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Los Angeles Architecture and Landmarks

February 25, 1996

I would like to commend The Times for its Feb. 18 Opinion articles on architecture, "A City Lost--and Found" by Jim Heimann and "Back to the Future" by Kevin Starr. On the same day in Calendar were "From a Different Angle" about the MOCA's eye-opening exhibit on renowned architect Frank Israel and "Preserving Schindler's L.A. Legacy."

We have initiated an architectural study within the framework of Art Alliance, the support group of the California State University Fullerton Art Department. Our study, which meets weekly, has encompassed such diverse areas of interest as the Pacific Electric's red cars, Art Deco and Beaux Arts of L.A., the Case Study Houses, the "sacred spaces" churches of L.A. and restoration and preservation of Pasadena architecture.

CONNIE L. ROSENQUIST

Docent Chair

CSUF Art Alliance

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* We always enjoy articles on L.A.'s architectural heritage, and the Pan Pacific in particular. Please inform Heimann, though, that my uncle's first name was Walter, not William.

JOHN WURDEMAN

Ridgecrest

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* The articles spoke brilliantly of our historic image and our future found in Los Angeles. Above the Los Angeles Basin sits a stellar example of upward-looking vision. Since 1935, Griffith Observatory has offered to millions of people the beauty of unparalleled architecture, an accessible message of our first science, astronomy; and free glances through a telescope built especially to look upward from ignorance.

Changes are and will always be coming. When Griffith Observatory hosts events related to the fabulous astronomical things we're learning of late, tens of thousands of people come to get reliable information on our changing vision of the universe and they also get the very best view of the great city of Los Angeles.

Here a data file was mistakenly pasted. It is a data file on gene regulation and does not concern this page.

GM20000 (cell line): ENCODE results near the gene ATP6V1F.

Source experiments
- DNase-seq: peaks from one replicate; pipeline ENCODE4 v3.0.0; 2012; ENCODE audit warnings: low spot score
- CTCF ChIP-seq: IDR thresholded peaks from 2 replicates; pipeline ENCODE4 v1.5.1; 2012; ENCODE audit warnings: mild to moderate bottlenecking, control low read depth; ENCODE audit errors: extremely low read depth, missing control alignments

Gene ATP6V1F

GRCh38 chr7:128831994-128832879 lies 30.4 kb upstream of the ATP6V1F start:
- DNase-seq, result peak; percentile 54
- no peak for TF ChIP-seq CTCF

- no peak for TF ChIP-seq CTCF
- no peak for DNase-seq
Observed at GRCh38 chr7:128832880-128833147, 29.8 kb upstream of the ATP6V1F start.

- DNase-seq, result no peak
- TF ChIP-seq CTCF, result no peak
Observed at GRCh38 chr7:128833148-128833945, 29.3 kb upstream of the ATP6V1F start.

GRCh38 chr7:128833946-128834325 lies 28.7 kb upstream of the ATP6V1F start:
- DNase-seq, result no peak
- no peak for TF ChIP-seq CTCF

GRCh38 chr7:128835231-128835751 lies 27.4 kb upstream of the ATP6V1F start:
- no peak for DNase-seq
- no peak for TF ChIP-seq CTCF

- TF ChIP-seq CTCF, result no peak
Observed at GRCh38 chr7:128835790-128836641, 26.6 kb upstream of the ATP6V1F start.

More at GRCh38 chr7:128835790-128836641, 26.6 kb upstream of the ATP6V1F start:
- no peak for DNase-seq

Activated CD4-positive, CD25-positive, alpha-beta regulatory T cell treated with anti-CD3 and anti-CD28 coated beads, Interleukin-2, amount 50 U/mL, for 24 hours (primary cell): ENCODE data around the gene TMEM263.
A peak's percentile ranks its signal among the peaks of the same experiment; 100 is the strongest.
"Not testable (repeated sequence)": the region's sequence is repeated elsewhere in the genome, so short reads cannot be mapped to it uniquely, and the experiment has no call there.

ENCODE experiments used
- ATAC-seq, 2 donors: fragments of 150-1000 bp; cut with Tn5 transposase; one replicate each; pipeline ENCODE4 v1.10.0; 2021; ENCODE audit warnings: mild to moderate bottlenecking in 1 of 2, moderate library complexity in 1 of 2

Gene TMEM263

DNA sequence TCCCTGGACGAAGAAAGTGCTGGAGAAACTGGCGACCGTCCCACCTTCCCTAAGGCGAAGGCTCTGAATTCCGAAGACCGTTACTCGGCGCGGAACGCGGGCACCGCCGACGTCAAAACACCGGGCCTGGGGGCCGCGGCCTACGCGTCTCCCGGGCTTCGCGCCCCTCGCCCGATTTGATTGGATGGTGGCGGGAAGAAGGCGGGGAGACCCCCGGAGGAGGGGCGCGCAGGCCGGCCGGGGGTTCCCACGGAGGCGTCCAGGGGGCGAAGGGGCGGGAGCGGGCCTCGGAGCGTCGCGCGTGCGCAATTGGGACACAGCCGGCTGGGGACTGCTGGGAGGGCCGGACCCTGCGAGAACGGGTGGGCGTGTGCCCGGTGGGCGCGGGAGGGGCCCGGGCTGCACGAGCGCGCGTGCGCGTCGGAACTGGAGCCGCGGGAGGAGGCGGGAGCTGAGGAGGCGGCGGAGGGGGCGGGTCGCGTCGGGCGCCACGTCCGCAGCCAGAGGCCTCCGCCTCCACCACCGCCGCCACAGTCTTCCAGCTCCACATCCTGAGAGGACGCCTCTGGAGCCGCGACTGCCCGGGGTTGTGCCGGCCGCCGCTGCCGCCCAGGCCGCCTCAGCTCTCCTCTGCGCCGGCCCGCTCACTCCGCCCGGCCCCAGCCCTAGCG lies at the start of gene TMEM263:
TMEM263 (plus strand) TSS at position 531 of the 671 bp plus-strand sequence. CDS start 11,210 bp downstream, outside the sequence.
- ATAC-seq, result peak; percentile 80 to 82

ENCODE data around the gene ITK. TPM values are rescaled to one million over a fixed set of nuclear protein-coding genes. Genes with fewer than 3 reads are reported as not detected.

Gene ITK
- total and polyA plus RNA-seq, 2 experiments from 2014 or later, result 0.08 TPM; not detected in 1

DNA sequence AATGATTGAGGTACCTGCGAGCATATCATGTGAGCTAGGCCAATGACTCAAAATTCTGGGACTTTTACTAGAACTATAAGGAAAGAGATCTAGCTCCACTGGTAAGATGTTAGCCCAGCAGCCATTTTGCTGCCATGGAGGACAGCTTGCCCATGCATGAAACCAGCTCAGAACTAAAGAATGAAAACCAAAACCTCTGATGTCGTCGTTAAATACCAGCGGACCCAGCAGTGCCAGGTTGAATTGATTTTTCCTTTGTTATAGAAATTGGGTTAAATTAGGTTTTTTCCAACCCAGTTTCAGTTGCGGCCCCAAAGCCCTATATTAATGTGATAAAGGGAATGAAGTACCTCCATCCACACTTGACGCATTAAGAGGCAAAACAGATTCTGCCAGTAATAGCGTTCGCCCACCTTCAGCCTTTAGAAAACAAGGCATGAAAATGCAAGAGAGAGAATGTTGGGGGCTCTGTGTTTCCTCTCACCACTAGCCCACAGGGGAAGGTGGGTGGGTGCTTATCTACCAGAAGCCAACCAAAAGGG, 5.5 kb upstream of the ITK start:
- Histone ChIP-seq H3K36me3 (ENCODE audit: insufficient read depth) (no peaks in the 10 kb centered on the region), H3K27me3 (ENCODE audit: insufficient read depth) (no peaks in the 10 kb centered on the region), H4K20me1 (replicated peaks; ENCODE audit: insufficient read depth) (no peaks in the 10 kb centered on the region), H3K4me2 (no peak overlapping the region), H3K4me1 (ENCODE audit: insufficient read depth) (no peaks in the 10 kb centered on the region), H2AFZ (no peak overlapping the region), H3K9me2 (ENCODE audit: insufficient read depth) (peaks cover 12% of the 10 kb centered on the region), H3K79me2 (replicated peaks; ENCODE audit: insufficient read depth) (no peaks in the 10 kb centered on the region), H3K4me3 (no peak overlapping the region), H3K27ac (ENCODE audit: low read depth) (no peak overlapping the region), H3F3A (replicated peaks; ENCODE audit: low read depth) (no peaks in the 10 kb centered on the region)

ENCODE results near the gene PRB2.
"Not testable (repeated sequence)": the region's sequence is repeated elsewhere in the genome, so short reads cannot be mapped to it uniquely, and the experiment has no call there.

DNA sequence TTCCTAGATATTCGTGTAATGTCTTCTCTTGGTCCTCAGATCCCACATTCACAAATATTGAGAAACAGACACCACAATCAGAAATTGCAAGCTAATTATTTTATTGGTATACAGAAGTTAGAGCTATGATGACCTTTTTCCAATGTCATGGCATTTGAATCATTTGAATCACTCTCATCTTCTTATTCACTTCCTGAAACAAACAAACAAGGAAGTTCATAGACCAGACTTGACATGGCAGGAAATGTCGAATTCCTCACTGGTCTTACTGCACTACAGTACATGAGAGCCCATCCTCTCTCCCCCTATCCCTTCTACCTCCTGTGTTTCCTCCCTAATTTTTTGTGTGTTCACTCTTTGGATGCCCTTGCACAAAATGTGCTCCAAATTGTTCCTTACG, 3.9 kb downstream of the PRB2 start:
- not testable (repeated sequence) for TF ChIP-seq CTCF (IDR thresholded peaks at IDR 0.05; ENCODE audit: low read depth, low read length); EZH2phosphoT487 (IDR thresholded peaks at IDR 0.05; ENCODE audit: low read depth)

Griffith Observatory not only deserves support for its own upcoming renovation and expansion but stands as a monument to upward vision, and as Starr said, "being in contact with one's fellow human beings in that symphonic arrangement of space and time and human life called the city."

KARA KNACK, President

Friends of the Observatory

Los Angeles

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* Re "Twin Towers, Temporarily," Feb. 16: 1939 was a truly historic year in television. Not only did W6XAO move up to Mt. Lee, but New York finally got scheduled service and we got our second station, W6XYZ, which became KTLA.

But, as is apparent from the article, the tower in the photograph isn't Los Angeles' first television broadcast tower, just its first mountain-peak TV tower. When W6XAO first lit up nearly 65 years ago, its antenna tower was atop the old Don Lee Cadillac building at 7th and Bixel streets, downtown. That structure was razed about five years ago, just as the recession was starting, so redevelopment has been delayed. I hope whatever eventually goes up on the site will include a plaque commemorating the location of the world's first television station (the first open to the public, with a daily, publicly announced schedule).

THOMAS D. BRATTER

Los Angeles

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